France and Luxembourg ask Lebanon for information on central bank chief’s finances – sources


BEIRUT, Feb 5 (Reuters) – Lebanon has received letters from French and Luxembourg authorities requesting information about the bank accounts and assets of the president of the Central Bank of Lebanon, Riad Salameh, two Lebanese judicial sources told Reuters.

Sources did not elaborate.

A Luxembourg justice spokesman confirmed to Reuters in November that he had opened “a criminal case” concerning Salameh and his companies and assets, declining to provide further information at the time.

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France, Switzerland, Liechtenstein and Lebanon are also probing Salameh’s personal wealth. Salameh has repeatedly denied any wrongdoing during his nearly three decades as head of Lebanon’s central bank.

On Friday, a Luxembourg justice spokesman and the Lebanese justice minister did not immediately respond to requests for comment.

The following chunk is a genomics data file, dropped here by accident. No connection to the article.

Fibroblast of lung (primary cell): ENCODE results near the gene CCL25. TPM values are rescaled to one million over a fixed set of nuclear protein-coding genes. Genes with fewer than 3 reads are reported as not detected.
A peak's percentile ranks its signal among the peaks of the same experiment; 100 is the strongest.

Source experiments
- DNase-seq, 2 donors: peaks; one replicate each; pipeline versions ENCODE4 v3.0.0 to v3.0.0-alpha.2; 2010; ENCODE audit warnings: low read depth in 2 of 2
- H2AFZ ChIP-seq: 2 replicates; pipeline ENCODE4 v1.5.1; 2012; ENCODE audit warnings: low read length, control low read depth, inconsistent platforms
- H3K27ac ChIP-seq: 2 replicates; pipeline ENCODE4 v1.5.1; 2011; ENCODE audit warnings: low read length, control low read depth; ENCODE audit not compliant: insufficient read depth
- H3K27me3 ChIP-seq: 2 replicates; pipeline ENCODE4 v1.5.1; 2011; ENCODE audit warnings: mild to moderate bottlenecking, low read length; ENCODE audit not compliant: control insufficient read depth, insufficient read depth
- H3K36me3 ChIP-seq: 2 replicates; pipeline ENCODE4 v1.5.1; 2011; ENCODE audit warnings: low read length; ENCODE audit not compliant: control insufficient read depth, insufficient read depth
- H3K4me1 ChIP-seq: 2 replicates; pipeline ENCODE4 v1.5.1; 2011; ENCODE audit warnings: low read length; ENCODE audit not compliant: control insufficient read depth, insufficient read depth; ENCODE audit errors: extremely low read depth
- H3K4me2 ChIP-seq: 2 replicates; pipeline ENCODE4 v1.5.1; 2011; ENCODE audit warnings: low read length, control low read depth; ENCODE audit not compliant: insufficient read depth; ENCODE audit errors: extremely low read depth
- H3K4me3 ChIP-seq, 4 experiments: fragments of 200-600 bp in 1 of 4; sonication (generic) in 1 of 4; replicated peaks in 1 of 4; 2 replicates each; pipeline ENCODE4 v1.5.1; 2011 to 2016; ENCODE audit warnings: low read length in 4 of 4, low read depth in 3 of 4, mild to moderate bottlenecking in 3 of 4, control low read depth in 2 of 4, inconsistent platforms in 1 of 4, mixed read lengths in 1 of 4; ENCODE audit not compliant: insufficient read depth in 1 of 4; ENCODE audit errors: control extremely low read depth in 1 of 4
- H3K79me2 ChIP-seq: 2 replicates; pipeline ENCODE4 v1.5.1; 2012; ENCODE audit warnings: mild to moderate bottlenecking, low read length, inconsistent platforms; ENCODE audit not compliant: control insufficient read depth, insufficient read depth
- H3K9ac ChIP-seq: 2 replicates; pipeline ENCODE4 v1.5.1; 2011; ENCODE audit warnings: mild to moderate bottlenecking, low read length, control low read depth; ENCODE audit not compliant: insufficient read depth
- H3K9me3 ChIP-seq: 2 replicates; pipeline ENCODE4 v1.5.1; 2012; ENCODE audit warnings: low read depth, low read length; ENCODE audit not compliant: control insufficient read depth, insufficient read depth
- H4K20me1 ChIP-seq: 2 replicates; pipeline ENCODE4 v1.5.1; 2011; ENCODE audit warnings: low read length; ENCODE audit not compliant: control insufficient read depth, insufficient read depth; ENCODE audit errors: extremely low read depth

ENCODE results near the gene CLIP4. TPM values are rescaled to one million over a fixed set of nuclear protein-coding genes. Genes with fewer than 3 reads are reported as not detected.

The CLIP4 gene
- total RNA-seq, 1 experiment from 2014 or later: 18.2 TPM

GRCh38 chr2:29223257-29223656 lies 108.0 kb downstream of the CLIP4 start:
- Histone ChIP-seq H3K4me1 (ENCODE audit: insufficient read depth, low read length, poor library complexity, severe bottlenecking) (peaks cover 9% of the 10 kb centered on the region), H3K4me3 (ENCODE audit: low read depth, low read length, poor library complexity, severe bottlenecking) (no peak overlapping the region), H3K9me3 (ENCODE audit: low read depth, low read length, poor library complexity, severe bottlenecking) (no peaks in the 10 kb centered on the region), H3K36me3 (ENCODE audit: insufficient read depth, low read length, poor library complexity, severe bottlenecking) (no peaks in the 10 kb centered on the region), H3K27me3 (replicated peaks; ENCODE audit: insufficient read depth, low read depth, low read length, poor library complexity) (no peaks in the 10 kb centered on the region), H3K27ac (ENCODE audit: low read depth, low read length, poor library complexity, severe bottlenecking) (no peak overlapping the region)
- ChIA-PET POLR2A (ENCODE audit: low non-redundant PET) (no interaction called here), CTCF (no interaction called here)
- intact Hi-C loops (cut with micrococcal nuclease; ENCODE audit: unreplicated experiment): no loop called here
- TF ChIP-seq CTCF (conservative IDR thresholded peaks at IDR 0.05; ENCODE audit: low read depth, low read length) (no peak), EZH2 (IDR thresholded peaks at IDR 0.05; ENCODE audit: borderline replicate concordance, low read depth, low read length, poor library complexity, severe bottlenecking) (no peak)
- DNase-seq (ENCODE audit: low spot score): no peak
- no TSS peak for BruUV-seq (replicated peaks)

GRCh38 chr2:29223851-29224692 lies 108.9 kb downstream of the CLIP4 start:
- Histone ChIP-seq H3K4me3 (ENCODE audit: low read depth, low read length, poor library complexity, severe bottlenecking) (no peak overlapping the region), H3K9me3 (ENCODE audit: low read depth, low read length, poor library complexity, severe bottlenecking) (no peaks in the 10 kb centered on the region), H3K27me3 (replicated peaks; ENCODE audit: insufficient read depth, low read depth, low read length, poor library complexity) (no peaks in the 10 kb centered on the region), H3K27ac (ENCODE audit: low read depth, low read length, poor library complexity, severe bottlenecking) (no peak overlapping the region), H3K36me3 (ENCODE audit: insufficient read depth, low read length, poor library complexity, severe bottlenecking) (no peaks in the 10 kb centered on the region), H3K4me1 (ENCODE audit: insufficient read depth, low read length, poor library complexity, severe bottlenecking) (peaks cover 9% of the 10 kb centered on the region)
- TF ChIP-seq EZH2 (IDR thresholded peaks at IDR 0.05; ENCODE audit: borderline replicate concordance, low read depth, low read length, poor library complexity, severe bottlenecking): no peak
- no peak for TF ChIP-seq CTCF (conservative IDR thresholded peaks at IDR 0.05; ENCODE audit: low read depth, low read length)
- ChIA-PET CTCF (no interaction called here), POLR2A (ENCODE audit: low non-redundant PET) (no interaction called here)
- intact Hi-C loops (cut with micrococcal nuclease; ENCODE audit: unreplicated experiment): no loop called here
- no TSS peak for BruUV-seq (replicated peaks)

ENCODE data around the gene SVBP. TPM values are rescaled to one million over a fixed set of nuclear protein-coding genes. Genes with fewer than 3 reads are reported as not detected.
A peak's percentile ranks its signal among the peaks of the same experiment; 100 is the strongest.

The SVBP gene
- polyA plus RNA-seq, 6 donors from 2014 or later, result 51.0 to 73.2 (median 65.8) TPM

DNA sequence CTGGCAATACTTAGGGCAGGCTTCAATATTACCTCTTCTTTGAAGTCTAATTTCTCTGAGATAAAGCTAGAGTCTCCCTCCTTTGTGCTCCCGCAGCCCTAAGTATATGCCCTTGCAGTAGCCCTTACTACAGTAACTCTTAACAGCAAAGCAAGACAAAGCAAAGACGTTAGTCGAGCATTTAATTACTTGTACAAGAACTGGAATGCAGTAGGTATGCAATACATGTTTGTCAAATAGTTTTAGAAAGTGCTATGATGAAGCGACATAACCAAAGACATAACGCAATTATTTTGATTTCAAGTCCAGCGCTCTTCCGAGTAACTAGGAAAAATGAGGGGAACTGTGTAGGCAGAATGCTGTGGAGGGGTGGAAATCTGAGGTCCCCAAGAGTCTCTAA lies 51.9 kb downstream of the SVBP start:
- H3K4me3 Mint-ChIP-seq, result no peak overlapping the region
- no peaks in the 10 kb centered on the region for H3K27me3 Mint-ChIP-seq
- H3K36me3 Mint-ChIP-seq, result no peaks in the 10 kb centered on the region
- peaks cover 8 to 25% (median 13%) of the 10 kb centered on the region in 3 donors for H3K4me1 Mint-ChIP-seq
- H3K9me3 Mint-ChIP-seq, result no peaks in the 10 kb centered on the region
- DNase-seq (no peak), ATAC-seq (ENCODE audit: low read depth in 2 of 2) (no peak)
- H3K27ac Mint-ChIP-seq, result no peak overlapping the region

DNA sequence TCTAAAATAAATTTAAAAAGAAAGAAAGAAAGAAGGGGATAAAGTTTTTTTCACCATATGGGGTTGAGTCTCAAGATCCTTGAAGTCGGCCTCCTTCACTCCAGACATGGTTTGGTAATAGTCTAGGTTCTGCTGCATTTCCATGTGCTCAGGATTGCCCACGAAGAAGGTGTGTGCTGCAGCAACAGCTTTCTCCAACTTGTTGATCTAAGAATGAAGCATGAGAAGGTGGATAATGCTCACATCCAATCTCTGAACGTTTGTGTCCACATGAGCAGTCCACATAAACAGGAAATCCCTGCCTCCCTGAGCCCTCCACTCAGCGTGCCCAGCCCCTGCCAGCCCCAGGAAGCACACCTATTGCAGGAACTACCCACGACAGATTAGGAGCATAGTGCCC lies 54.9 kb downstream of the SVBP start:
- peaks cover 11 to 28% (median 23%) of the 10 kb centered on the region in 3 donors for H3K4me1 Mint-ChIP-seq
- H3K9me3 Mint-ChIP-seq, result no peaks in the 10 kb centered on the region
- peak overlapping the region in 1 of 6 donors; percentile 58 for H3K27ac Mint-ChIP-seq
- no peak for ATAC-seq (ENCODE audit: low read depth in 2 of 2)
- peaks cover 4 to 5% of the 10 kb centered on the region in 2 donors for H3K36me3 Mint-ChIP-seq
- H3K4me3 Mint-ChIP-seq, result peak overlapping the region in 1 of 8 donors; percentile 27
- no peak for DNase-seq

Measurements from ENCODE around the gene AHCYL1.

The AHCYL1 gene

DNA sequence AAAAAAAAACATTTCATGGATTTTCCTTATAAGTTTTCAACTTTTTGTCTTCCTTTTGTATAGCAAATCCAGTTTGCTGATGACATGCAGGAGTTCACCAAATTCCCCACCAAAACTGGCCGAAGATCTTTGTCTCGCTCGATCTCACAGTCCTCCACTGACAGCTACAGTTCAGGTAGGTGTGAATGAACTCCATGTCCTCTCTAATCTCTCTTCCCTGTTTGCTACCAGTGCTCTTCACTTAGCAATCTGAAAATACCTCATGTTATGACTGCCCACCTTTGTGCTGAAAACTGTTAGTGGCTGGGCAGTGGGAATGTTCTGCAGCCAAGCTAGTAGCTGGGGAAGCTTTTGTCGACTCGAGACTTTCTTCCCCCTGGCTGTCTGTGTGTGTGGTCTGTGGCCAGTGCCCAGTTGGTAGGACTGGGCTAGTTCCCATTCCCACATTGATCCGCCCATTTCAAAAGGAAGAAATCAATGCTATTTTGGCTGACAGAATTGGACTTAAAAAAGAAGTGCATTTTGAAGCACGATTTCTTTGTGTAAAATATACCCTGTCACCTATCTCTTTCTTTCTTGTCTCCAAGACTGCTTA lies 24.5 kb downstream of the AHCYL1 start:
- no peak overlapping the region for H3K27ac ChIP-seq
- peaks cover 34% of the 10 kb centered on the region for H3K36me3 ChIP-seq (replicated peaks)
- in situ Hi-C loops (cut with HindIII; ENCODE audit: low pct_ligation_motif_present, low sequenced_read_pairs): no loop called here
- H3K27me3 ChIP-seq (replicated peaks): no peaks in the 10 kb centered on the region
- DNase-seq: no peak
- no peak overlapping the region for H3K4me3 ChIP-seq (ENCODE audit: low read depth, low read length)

The French embassy in Lebanon said on Saturday it could not comment on “ongoing legal cases”.

When asked to comment, Salameh told Reuters that Luxembourg’s request for cooperation was a “normal procedure” and not a “legal action”.

“If they had taken legal action, they don’t need help with the investigation,” he said.

Salameh denied reports that he had been charged by Luxembourg authorities and noted that Switzerland and France had previously requested similar cooperation from Lebanon.

Salameh’s role in central banks has come under intense scrutiny since Lebanon’s economic collapse in 2019, which saw the value of the currency plummet and whole swaths of the population pushed into the dark. poverty.

Switzerland’s attorney general’s office said last year it had sought legal assistance from Lebanon in an investigation into “aggravated money laundering” and possible embezzlement of more than $300 million. under Salameh at the central bank.

The Swiss investigation focuses on commissions paid to a company owned by Salameh’s brother, Raja, from 2002 to 2015. Salameh said the commissions were paid by so-called ‘third parties’, not the bank central.

Reuters could not reach Raja Salameh for comment. He has previously denied any wrongdoing.

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Reporting by Laila Bassam and Timour Azhari in Beirut; Written by Timour Azhari; Editing by Jane Wardell, Matthew Lewis and Alex Richardson

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